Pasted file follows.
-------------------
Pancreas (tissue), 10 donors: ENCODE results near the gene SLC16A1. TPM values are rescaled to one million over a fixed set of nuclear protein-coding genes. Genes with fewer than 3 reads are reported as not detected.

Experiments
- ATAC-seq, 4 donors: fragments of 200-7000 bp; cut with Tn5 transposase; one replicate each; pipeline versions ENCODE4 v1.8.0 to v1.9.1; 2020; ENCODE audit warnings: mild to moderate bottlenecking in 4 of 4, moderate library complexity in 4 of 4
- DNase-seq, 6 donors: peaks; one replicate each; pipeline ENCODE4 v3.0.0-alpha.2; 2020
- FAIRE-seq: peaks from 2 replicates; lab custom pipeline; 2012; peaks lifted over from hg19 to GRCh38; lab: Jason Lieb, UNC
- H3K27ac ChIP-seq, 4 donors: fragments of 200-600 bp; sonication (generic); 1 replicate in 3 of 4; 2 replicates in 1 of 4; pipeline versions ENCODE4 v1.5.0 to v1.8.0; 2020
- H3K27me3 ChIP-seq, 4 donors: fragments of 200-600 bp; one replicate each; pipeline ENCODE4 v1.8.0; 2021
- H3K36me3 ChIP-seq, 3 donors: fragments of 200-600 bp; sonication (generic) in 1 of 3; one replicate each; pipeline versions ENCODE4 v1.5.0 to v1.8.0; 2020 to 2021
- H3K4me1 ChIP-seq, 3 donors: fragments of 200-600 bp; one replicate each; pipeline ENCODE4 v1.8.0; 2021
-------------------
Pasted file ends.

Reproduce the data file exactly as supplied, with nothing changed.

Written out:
Pancreas (tissue), 10 donors: ENCODE results near the gene SLC16A1. TPM values are rescaled to one million over a fixed set of nuclear protein-coding genes. Genes with fewer than 3 reads are reported as not detected.

Experiments
- ATAC-seq, 4 donors: fragments of 200-7000 bp; cut with Tn5 transposase; one replicate each; pipeline versions ENCODE4 v1.8.0 to v1.9.1; 2020; ENCODE audit warnings: mild to moderate bottlenecking in 4 of 4, moderate library complexity in 4 of 4
- DNase-seq, 6 donors: peaks; one replicate each; pipeline ENCODE4 v3.0.0-alpha.2; 2020
- FAIRE-seq: peaks from 2 replicates; lab custom pipeline; 2012; peaks lifted over from hg19 to GRCh38; lab: Jason Lieb, UNC
- H3K27ac ChIP-seq, 4 donors: fragments of 200-600 bp; sonication (generic); 1 replicate in 3 of 4; 2 replicates in 1 of 4; pipeline versions ENCODE4 v1.5.0 to v1.8.0; 2020
- H3K27me3 ChIP-seq, 4 donors: fragments of 200-600 bp; one replicate each; pipeline ENCODE4 v1.8.0; 2021
- H3K36me3 ChIP-seq, 3 donors: fragments of 200-600 bp; sonication (generic) in 1 of 3; one replicate each; pipeline versions ENCODE4 v1.5.0 to v1.8.0; 2020 to 2021
- H3K4me1 ChIP-seq, 3 donors: fragments of 200-600 bp; one replicate each; pipeline ENCODE4 v1.8.0; 2021